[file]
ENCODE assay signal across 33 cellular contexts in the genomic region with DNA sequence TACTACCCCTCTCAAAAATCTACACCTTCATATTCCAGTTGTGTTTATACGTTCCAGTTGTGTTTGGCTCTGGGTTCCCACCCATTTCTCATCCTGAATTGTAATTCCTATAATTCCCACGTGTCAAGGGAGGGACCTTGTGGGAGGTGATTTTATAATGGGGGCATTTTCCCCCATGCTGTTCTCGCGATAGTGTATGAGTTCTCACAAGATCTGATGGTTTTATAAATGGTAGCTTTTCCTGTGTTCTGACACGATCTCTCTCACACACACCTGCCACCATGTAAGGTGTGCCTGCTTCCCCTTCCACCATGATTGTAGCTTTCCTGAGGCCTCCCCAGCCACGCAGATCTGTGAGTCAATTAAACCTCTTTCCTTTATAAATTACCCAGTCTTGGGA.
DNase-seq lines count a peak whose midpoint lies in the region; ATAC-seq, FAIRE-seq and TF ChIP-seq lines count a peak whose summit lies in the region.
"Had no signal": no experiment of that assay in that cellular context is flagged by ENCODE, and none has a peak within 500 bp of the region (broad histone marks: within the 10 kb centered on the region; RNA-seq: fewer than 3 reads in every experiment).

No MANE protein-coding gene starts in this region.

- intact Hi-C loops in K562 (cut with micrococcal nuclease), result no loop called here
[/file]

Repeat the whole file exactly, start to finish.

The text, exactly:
ENCODE assay signal across 33 cellular contexts in the genomic region with DNA sequence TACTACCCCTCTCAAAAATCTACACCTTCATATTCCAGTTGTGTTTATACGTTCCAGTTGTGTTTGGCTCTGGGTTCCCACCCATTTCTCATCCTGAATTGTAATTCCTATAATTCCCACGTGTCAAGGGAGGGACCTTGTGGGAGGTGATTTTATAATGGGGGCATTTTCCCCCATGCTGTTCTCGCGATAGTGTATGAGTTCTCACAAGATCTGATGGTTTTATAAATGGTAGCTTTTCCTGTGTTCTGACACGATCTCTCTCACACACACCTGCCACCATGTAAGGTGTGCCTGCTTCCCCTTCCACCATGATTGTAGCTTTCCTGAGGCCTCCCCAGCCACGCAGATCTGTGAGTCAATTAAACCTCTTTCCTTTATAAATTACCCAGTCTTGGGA.
DNase-seq lines count a peak whose midpoint lies in the region; ATAC-seq, FAIRE-seq and TF ChIP-seq lines count a peak whose summit lies in the region.
"Had no signal": no experiment of that assay in that cellular context is flagged by ENCODE, and none has a peak within 500 bp of the region (broad histone marks: within the 10 kb centered on the region; RNA-seq: fewer than 3 reads in every experiment).

No MANE protein-coding gene starts in this region.

- intact Hi-C loops in K562 (cut with micrococcal nuclease), result no loop called here